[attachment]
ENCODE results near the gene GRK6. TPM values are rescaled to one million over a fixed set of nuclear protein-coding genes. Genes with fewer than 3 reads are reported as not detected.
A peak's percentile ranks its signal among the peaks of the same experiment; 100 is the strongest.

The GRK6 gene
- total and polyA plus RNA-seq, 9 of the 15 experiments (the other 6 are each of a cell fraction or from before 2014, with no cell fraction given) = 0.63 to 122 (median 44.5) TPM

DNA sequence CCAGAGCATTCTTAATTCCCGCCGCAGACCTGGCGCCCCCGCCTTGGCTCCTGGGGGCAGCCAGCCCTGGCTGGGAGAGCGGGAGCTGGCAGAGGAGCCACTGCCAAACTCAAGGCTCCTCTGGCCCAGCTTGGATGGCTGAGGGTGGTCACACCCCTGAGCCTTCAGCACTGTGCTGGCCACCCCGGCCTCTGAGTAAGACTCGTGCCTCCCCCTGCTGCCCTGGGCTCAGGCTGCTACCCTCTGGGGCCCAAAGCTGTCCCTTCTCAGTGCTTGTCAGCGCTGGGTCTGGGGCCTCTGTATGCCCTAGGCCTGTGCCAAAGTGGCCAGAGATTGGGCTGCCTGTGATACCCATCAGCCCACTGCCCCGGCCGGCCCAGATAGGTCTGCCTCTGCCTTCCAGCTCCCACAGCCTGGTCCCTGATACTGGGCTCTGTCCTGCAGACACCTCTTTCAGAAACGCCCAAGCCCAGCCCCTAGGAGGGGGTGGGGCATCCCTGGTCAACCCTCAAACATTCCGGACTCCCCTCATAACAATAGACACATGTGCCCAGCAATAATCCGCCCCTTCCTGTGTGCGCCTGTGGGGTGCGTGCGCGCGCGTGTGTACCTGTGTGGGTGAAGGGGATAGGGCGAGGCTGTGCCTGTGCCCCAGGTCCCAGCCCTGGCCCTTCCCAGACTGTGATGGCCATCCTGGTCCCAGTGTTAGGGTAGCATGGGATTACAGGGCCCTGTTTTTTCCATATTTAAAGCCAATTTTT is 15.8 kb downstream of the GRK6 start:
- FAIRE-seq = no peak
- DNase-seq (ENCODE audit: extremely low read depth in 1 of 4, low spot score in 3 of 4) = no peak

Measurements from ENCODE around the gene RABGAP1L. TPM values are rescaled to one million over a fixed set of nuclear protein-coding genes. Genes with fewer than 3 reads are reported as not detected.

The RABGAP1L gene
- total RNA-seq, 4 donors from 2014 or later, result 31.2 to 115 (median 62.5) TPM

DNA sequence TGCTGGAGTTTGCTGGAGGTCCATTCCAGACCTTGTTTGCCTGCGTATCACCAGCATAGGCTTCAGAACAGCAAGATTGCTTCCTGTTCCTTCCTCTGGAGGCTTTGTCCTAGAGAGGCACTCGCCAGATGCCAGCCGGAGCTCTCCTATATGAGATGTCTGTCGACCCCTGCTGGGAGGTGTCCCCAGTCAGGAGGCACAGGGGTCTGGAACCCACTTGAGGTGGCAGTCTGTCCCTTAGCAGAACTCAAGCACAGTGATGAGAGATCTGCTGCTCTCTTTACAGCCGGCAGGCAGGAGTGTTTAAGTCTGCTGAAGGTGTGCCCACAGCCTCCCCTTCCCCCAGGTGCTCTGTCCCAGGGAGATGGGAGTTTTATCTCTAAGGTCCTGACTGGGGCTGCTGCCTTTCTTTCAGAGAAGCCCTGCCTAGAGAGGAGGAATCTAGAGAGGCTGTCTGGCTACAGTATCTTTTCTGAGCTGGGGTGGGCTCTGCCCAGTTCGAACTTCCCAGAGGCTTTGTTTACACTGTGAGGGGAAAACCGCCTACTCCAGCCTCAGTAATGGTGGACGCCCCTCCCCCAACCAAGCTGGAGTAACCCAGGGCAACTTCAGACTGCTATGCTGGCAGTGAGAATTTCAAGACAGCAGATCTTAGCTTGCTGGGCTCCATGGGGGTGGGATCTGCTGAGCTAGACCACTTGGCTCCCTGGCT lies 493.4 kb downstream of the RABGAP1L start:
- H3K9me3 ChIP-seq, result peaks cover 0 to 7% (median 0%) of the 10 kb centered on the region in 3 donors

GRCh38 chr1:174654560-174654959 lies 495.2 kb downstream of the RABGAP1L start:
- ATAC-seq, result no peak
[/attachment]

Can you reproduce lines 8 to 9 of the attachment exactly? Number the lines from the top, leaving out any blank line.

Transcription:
Measurements from ENCODE around the gene RABGAP1L. TPM values are rescaled to one million over a fixed set of nuclear protein-coding genes. Genes with fewer than 3 reads are reported as not detected.

The RABGAP1L gene